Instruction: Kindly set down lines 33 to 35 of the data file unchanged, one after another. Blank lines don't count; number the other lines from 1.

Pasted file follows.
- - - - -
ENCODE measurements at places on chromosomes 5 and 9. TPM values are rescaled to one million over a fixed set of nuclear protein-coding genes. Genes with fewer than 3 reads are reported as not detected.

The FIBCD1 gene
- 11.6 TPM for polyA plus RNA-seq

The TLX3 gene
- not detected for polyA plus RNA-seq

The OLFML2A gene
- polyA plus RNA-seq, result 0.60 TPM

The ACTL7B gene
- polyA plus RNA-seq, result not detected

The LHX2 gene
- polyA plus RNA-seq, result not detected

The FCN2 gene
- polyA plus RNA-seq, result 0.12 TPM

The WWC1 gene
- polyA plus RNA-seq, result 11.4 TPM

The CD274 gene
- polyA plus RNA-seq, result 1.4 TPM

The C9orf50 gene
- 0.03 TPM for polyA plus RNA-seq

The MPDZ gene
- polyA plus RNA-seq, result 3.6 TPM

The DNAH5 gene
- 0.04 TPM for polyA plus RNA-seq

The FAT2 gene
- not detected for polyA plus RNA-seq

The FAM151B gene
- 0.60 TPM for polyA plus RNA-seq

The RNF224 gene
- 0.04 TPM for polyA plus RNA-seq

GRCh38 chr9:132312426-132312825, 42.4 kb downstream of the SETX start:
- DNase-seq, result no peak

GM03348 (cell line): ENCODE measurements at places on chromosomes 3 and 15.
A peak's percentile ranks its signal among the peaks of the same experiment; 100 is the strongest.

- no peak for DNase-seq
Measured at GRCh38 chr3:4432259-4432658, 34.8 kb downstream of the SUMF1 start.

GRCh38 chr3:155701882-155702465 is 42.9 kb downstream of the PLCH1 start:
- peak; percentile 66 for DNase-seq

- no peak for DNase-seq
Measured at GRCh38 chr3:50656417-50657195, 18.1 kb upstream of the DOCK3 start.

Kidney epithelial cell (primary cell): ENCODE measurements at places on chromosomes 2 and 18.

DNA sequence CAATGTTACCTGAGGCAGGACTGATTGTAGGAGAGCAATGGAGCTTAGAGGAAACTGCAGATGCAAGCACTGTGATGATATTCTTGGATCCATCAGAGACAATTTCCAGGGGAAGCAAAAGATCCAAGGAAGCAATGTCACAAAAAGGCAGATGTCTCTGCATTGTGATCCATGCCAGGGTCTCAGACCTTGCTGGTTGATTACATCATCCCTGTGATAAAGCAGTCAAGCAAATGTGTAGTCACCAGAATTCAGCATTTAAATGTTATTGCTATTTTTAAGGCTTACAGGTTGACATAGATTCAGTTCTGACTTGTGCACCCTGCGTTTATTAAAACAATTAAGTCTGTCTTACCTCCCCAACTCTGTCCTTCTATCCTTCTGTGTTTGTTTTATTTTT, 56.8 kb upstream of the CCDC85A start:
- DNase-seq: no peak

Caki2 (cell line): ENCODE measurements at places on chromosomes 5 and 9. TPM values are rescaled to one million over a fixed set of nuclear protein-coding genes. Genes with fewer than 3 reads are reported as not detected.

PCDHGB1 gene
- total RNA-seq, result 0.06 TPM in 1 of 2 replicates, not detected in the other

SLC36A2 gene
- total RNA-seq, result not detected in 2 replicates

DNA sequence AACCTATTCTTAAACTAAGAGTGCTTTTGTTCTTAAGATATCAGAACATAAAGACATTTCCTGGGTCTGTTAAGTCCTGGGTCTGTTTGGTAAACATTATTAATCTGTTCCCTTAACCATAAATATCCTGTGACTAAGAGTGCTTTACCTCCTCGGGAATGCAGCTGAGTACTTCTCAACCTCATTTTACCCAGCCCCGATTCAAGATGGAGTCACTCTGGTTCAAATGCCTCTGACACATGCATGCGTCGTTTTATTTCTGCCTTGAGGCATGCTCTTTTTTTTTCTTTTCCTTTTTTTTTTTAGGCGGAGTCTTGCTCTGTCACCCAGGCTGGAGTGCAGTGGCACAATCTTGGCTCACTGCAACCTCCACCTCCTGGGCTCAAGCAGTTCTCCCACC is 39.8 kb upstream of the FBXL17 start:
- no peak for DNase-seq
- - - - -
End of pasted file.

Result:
A peak's percentile ranks its signal among the peaks of the same experiment; 100 is the strongest.

- no peak for DNase-seq
Measured at GRCh38 chr3:4432259-4432658, 34.8 kb downstream of the SUMF1 start.